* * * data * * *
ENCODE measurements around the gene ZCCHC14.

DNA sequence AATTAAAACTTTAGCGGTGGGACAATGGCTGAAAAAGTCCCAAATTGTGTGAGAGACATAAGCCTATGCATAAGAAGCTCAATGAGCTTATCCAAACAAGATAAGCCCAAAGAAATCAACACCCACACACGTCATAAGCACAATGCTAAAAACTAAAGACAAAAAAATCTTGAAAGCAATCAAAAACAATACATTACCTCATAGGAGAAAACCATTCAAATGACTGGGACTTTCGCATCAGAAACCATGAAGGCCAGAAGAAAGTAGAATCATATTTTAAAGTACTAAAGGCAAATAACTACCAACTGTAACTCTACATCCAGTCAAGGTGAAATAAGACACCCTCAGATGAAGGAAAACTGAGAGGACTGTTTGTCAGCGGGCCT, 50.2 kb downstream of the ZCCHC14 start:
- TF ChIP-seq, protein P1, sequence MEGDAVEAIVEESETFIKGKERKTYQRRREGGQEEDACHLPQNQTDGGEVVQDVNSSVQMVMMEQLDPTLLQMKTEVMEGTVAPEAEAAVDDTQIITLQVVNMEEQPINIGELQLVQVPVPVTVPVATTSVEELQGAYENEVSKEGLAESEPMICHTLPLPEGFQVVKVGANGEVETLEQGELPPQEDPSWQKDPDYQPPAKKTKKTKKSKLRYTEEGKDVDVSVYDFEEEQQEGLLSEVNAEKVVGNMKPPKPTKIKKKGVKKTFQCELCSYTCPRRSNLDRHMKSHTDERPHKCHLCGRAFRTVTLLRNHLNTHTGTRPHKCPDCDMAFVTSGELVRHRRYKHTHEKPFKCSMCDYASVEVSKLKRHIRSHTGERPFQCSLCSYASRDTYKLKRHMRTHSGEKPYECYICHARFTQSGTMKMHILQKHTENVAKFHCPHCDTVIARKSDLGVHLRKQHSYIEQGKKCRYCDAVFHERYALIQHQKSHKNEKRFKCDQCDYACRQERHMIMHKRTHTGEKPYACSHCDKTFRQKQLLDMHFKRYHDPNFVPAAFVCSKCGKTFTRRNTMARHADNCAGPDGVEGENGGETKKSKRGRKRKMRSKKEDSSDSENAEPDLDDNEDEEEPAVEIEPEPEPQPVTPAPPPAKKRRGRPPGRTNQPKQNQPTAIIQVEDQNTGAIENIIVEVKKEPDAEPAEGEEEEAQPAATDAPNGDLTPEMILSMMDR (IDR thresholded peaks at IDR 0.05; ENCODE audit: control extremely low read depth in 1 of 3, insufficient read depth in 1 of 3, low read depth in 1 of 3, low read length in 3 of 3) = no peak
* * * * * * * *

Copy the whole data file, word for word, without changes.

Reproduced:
ENCODE measurements around the gene ZCCHC14.

DNA sequence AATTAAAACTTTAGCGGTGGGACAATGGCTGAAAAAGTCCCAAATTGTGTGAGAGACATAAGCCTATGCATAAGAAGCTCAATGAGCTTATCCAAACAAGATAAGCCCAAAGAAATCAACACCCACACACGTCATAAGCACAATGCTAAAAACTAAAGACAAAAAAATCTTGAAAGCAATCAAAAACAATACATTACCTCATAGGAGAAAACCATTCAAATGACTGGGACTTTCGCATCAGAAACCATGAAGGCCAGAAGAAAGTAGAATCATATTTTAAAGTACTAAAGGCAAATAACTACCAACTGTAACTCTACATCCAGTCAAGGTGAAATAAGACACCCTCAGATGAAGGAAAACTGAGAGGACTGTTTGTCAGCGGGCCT, 50.2 kb downstream of the ZCCHC14 start:
- TF ChIP-seq, protein P1, sequence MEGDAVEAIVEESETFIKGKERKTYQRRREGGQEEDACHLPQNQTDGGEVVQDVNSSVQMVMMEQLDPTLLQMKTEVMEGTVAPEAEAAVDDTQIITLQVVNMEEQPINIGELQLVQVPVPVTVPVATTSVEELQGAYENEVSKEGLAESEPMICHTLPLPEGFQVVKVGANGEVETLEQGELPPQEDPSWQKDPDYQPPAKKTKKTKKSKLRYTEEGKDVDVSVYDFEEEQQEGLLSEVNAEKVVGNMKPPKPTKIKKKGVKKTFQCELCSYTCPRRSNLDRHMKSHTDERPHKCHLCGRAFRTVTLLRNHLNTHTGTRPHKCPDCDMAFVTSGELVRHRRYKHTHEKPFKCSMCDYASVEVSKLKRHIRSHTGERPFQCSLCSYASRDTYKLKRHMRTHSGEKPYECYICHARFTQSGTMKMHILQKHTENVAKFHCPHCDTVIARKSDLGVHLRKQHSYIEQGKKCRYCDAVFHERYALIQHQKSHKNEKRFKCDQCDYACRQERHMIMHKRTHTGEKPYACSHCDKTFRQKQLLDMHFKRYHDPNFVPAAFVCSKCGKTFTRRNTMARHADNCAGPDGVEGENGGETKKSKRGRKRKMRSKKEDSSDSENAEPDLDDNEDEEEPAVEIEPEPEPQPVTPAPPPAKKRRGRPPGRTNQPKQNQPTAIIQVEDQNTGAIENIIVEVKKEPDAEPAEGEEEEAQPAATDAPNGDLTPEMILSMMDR (IDR thresholded peaks at IDR 0.05; ENCODE audit: control extremely low read depth in 1 of 3, insufficient read depth in 1 of 3, low read depth in 1 of 3, low read length in 3 of 3) = no peak